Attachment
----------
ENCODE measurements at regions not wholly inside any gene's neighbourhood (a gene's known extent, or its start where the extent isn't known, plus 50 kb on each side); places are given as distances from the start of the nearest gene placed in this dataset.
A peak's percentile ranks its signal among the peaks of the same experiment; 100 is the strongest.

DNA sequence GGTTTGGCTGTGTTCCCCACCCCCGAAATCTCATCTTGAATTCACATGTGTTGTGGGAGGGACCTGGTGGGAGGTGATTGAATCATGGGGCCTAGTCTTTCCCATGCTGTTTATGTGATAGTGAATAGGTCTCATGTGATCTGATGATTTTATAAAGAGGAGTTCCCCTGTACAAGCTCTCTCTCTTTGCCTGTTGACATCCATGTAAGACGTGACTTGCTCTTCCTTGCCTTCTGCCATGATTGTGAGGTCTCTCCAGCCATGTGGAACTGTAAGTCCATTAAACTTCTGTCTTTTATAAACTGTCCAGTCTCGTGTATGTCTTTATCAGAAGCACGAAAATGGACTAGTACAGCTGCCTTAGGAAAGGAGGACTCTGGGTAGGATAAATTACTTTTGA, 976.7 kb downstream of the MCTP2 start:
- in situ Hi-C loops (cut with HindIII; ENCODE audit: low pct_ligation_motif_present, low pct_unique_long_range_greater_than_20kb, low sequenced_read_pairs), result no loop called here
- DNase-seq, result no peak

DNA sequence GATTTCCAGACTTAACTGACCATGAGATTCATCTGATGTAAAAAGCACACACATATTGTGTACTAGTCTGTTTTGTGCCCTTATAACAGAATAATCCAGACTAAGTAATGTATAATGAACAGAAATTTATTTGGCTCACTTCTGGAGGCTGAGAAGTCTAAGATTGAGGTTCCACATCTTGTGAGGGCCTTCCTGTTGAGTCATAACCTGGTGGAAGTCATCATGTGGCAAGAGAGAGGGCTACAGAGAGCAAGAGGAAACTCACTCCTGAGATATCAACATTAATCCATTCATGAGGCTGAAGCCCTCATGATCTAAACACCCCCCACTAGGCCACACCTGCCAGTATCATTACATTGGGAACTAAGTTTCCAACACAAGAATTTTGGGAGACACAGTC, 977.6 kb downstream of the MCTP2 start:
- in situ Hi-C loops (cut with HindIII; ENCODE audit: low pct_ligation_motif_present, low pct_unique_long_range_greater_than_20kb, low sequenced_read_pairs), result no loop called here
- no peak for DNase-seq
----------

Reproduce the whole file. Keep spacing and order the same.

ENCODE measurements at regions not wholly inside any gene's neighbourhood (a gene's known extent, or its start where the extent isn't known, plus 50 kb on each side); places are given as distances from the start of the nearest gene placed in this dataset.
A peak's percentile ranks its signal among the peaks of the same experiment; 100 is the strongest.

DNA sequence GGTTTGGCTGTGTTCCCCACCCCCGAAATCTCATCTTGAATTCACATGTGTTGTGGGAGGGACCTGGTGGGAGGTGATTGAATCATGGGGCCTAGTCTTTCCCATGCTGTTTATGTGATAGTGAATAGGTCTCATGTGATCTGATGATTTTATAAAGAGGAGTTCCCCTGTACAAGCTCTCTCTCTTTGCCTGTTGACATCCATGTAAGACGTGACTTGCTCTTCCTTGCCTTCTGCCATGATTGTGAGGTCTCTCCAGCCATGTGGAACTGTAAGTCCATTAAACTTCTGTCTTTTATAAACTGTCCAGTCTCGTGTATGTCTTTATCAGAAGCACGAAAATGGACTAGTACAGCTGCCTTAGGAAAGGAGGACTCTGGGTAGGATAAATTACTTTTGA, 976.7 kb downstream of the MCTP2 start:
- in situ Hi-C loops (cut with HindIII; ENCODE audit: low pct_ligation_motif_present, low pct_unique_long_range_greater_than_20kb, low sequenced_read_pairs), result no loop called here
- DNase-seq, result no peak

DNA sequence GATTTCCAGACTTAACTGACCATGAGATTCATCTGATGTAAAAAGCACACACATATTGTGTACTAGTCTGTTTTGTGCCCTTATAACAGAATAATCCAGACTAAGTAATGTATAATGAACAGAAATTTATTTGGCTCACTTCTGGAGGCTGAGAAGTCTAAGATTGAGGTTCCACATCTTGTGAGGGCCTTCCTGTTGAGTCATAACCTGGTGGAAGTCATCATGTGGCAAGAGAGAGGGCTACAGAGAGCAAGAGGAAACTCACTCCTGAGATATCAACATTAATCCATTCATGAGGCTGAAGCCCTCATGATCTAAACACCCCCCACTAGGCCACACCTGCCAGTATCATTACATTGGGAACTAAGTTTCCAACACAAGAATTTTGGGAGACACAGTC, 977.6 kb downstream of the MCTP2 start:
- in situ Hi-C loops (cut with HindIII; ENCODE audit: low pct_ligation_motif_present, low pct_unique_long_range_greater_than_20kb, low sequenced_read_pairs), result no loop called here
- no peak for DNase-seq